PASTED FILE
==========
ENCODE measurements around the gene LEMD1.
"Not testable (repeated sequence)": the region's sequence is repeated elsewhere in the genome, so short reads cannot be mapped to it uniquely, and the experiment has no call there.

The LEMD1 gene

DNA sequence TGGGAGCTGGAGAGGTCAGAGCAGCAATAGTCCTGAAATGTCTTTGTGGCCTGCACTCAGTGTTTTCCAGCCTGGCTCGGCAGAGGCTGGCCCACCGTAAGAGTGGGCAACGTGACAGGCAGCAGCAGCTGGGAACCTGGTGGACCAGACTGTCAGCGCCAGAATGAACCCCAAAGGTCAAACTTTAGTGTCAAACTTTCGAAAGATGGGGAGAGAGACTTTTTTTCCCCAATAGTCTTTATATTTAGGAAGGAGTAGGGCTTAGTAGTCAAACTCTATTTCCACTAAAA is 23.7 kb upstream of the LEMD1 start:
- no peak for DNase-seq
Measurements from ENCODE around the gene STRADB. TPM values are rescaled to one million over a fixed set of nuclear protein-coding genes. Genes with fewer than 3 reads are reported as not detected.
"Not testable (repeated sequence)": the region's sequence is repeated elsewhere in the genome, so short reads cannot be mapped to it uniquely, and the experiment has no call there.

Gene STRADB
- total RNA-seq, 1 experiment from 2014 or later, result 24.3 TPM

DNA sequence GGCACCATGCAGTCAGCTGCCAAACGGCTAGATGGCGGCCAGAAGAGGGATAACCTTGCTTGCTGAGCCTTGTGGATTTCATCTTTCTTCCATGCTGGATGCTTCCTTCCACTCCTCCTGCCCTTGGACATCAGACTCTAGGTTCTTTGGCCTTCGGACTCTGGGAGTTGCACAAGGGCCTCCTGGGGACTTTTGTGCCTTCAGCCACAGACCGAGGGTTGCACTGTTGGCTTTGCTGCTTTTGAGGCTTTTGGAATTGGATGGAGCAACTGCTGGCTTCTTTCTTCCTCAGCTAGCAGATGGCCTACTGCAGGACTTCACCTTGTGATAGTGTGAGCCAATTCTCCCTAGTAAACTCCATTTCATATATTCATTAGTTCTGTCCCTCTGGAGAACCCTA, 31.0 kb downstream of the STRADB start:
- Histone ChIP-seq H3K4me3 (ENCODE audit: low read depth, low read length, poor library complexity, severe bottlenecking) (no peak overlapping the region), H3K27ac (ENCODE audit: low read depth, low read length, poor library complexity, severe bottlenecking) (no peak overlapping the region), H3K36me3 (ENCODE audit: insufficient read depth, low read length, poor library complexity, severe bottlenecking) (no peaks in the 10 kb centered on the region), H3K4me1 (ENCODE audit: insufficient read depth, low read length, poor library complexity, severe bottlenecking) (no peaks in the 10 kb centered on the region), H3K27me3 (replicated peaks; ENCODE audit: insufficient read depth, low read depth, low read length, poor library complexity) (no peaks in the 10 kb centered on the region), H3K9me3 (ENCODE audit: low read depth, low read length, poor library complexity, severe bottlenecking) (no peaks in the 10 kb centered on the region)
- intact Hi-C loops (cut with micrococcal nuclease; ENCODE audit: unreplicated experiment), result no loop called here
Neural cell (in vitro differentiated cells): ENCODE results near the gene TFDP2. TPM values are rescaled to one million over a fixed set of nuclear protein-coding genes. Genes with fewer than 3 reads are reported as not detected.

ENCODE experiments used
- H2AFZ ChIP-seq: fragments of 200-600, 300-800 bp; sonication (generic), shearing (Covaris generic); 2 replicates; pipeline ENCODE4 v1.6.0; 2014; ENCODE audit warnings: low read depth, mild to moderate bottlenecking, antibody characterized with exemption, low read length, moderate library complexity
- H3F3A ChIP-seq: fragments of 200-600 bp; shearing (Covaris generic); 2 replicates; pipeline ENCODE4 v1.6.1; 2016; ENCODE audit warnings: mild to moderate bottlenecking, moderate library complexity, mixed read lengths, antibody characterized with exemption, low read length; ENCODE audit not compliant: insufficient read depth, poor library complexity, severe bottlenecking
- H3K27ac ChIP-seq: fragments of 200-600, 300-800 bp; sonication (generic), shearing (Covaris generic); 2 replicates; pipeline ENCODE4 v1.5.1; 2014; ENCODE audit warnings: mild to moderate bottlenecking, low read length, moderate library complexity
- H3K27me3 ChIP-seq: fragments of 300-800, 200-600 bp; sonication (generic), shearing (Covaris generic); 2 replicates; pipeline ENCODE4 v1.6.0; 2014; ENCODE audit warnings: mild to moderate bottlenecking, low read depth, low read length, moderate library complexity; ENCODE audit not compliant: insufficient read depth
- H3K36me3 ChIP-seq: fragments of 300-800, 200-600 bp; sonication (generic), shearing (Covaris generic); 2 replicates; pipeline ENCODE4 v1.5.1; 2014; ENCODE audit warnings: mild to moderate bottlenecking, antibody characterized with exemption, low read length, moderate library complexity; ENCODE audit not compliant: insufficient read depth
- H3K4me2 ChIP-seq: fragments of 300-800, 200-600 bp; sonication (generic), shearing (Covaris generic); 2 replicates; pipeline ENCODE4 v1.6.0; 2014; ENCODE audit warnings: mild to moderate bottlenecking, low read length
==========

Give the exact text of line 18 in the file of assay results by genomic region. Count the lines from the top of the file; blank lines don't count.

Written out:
- H3K27me3 ChIP-seq: fragments of 300-800, 200-600 bp; sonication (generic), shearing (Covaris generic); 2 replicates; pipeline ENCODE4 v1.6.0; 2014; ENCODE audit warnings: mild to moderate bottlenecking, low read depth, low read length, moderate library complexity; ENCODE audit not compliant: insufficient read depth